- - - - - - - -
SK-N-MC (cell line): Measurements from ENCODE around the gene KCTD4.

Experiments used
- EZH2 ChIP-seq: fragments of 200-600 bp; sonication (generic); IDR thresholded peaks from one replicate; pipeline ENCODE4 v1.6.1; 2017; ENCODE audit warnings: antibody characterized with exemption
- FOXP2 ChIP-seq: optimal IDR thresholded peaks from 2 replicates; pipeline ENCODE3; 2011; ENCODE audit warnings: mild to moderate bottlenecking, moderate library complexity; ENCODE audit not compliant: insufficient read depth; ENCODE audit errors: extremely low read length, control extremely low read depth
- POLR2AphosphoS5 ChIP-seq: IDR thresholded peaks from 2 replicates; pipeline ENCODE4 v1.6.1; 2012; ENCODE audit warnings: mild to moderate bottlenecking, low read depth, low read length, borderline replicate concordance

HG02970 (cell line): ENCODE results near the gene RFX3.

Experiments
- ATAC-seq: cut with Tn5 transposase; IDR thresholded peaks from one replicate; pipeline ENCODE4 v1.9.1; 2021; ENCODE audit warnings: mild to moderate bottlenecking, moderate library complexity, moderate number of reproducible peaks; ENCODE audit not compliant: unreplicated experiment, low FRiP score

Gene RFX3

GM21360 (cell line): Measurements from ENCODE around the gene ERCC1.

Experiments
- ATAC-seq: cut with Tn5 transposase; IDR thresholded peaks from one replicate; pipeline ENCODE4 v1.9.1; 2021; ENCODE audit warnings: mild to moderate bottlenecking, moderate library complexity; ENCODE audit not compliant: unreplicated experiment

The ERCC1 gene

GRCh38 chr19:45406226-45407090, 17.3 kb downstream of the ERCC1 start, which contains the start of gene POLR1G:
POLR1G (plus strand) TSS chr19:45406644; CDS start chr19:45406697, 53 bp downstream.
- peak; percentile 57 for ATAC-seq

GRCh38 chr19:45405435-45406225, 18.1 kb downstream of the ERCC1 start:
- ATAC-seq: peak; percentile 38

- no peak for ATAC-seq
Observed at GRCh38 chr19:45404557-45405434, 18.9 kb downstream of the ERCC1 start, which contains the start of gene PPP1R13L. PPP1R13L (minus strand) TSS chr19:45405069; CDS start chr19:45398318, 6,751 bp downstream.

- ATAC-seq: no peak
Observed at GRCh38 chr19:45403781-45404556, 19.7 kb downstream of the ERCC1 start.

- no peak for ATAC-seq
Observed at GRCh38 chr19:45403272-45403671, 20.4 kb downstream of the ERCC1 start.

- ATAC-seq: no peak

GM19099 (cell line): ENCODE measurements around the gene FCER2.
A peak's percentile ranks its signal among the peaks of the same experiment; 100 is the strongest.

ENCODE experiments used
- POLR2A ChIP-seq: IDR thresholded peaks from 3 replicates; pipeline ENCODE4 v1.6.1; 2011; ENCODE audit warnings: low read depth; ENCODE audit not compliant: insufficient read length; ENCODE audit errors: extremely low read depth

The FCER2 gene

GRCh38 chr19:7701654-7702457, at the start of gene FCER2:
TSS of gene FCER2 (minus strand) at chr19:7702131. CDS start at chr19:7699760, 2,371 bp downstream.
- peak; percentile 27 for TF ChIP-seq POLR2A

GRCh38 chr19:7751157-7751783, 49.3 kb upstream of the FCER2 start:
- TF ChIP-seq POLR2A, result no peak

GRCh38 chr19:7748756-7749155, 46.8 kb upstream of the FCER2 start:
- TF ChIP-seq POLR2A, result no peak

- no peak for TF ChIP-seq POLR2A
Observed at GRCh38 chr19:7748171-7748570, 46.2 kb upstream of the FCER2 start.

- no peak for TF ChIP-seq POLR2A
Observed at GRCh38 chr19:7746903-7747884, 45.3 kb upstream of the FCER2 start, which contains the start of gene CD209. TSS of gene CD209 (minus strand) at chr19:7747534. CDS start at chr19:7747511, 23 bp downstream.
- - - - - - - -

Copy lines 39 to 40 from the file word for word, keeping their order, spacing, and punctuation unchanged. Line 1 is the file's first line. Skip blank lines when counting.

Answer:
Observed at GRCh38 chr19:7748171-7748570, 46.2 kb upstream of the FCER2 start.

- no peak for TF ChIP-seq POLR2A